It’s impossible to know exactly what John Tarleton had in mind for the university bearing his name. His dream was to create an institution of higher education for students of modest means.
Today, that dream is a reality. Tarleton State University offers an affordable, high-quality education and boasts graduates whose accomplishments would leave its founder filled with pride.
This monthly column, by an anonymous university author, looks at the school’s progress, issues of our time, achievements and challenges through the eyes of John Tarleton—a dreamer’s point of view.
Tarleton leaders understand that a student body as culturally rich as the society that graduates someday will lead increases the value of a university education. That’s why they do everything possible to ensure and promote diversity.
The number of Hispanic students is up 23 percent, and Excelencia in Education recently identified Tarleton as an Emerging Hispanic Serving Institution.
That makes me proud.
Black student enrollment is up 7 percent, and almost 90 international students from 24 countries are Tarleton Texans.
Admission for all Tarleton students—freshmen, transfers and graduates—is based solely on scholarship. Applications ask about race and gender, but responses are completely optional. Answers don’t influence acceptance.
Tarleton’s growing diversity is due in large part to its strong reputation as a university that supports and empowers every student—regardless of race, ethnicity, gender, religion or age. It’s good news that travels fast.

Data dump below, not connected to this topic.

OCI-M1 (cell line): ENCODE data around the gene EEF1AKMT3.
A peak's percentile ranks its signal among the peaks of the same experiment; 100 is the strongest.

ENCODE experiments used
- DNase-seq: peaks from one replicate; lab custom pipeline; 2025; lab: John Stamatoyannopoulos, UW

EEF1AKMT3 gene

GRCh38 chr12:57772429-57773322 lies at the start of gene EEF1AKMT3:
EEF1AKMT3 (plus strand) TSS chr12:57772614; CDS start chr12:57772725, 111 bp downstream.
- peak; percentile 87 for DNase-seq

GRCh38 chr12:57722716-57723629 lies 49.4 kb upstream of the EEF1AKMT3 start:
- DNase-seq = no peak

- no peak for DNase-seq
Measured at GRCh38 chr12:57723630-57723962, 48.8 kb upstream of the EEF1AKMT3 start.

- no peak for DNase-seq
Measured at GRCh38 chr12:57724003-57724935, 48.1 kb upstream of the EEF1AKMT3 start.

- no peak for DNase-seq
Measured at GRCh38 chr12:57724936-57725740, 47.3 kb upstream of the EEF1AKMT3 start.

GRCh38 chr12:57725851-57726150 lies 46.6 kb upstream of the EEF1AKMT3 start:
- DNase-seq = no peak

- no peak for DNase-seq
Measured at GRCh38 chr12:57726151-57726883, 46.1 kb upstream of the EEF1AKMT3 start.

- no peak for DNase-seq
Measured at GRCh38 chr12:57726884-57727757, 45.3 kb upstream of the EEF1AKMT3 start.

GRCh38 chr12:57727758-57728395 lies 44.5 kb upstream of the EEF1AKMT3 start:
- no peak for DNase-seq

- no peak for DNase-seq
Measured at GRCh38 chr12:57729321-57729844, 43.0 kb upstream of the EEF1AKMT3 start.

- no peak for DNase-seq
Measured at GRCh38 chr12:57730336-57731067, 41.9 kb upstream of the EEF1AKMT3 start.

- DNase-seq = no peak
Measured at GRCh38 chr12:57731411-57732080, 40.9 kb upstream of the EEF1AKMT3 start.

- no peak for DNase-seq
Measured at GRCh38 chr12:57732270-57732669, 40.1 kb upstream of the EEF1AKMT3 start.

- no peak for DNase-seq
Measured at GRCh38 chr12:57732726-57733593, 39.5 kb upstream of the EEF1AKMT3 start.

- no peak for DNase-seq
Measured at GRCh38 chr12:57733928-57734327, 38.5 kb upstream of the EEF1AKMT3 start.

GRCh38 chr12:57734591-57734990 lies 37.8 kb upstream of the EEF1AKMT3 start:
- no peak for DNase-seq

Students like Lura Rylant and Ana Gutierrez-Perez had their sights set on big city universities but changed their minds when they caught wind of Tarleton’s commitment to diversity and cultural awareness. They can’t say enough good things about our warm yet structured feel, class size, and faculty, staff and community support.
Past president of Tarleton’s Student Government Association, Lura comes from a black-white-Native American background, and Ana was the association’s first Hispanic vice president (and Ms. TSU 2015). Both graduated in May.
Tarleton’s Office of Diversity and Inclusion constantly looks for ways to celebrate and honor diversity, embrace differences and support all students.
Because of programs like MENtal Freedom, criminal justice major Andre McQuitty Jr. will graduate this December. When he wanted to quit, his MENtal Freedom peers and advisors asked for one more semester.
MENtal Freedom encourages underrepresented males to improve their lives and the lives of others by getting a college degree.
The office promotes a range of activities—from speakers and events to cultural festivities—to create a true university family.
Students are encouraged to overcome obstacles, complete their higher education and become change agents as part of Black History Month. A diversity dialogue takes place each spring in honor of Women’s History Month, and Tarleton’s annual Hispanic Heritage Street Dance includes educational and interactive experiences that promote civility and inclusion.
Members of Tarleton’s International Student Organization and the Texan Embassy go out of their way to help students from places around the world feel at home, providing academic and social opportunities that support success and build cultural awareness.
When freshman Khadija Fraser, from the Bahamas, landed in Dallas, transportation to Stephenville was waiting. Neha Gulati, from India, is a fan of the university’s monthly International Coffee Break, where students and professors get to know each other.
Tarleton’s chapter of Kappa Delta Chi is one of the strongest Latina sororities in the country, and there’s the Academically High Achievers Mentoring Program for first-generation students.
Even new minor degree programs—Ethnic and Cultural Studies and Hispanic Studies—proclaim the extent to which Tarleton wants to be an open door.
While other universities celebrate the Supreme Court’s decision to uphold affirmative action in college admissions, we choose to celebrate our students—all of them!